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New chief of U.S. Naval Dental Corps honed management skills in Church

The new chief of the U.S. Naval Dental Corps gained his first experience in management when he served years ago as a stake YMMIA president in Hawaii.

"That was the turning point as far as my management leadership experience was concerned," said Adm. Milton C. Clegg, now a teacher's quorum adviser in the Great Falls Ward, McClean Virginia Stake. "As I supervised dental clinics, I would use the principles I had learned as a stake Mutual president."Through the years he honed his leadership skills as a commanding officer of a dental battalion and clinic; assistant chief of staff for dentistry for the Naval Medical Command, National Capital Region; and a director of the resources division in the office of the Director of Naval Medicine. This past year, he served as the commanding officer of the Naval Dental Clinic in San Diego, Calif., with additional duties as fleet dental officer of the U.S. Pacific Fleet.

With his promotion to rear admiral on March 1, Adm. Clegg became chief of the Naval Dental Corps, deputy director of Naval Medicine for Dentistry, and deputy commander for Dental Care Operations. As the Navy's supervising dental officer, he's responsible for the dental health of 750,000 sailors and marines. He oversees a dental corps that includes 1,700 dental officers and 3,500 dental technicians serving in 270 dental clinics throughout the world.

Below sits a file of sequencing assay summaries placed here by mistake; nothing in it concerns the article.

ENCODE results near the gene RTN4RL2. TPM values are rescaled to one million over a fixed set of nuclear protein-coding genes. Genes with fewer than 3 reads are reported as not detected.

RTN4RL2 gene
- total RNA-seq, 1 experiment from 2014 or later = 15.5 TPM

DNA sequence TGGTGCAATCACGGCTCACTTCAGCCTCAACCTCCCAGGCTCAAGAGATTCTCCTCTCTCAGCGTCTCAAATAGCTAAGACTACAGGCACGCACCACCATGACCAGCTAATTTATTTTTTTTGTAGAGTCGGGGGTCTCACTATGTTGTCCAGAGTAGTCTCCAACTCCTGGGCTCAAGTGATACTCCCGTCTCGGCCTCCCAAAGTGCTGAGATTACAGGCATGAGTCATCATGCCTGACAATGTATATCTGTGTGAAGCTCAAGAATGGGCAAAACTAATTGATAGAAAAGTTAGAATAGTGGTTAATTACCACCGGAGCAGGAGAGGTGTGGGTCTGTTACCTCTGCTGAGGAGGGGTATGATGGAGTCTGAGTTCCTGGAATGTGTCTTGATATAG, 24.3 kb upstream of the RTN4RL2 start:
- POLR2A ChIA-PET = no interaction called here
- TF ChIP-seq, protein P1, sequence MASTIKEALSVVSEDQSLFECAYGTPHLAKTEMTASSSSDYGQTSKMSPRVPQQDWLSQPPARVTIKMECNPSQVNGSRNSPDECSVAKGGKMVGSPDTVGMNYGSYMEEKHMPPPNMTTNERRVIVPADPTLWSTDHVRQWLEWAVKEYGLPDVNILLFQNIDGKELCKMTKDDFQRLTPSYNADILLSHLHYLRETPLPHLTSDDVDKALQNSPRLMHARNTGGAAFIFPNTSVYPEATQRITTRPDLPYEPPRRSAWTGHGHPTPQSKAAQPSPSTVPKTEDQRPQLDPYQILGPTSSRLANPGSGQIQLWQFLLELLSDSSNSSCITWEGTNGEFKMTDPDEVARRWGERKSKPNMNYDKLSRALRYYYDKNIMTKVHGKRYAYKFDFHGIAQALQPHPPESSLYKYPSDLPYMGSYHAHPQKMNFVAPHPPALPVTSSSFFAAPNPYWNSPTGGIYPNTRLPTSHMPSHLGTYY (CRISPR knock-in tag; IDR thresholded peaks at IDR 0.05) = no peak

Adm. Clegg was born in Salt Lake City Sept. 1, 1933. He earned his bachelor's degree from the University of Utah in 1956 and his doctorate in dental surgery from the Baltimore College of Dental Surgery, University of Maryland. After graduating from dental school he entered the Navy.

"I enjoyed the travel," he said of the Navy. "I enjoyed the educational opportunities of the dental corps, and I enjoyed the camaraderie of the people with whom I served."

Having been stationed throughout the United States and in Korea, Adm. Clegg received many opportunities to serve in the Church.

He has been in three bishoprics, one branch presidency, on two high councils and in one district presidency. Most of these callings were in outlying areas with ample opportunities to teach and be an example.

He met his wife of 22 years, Mary Ellen McCaffrey, while he was in graduate training for the Navy. She was a Navy nurse and not a member of the Church. Six years after they were married, she joined the Church and has since served in many callings in the Primary and Young Women organizations. They have two children, Mary Ellen and Dennis, both students at BYU. In addition, he also has two older daughters by a previous marriage, Alison Brockbank and Barbara Evans, who live in Utah.

"In today's military there is a great emphasis on family life," Adm. Clegg said. "When I first came into the military in 1960, there were comparatively few Latter-day Saints. Now many Latter-day Saints are serving in the military and a lot of them are converts."

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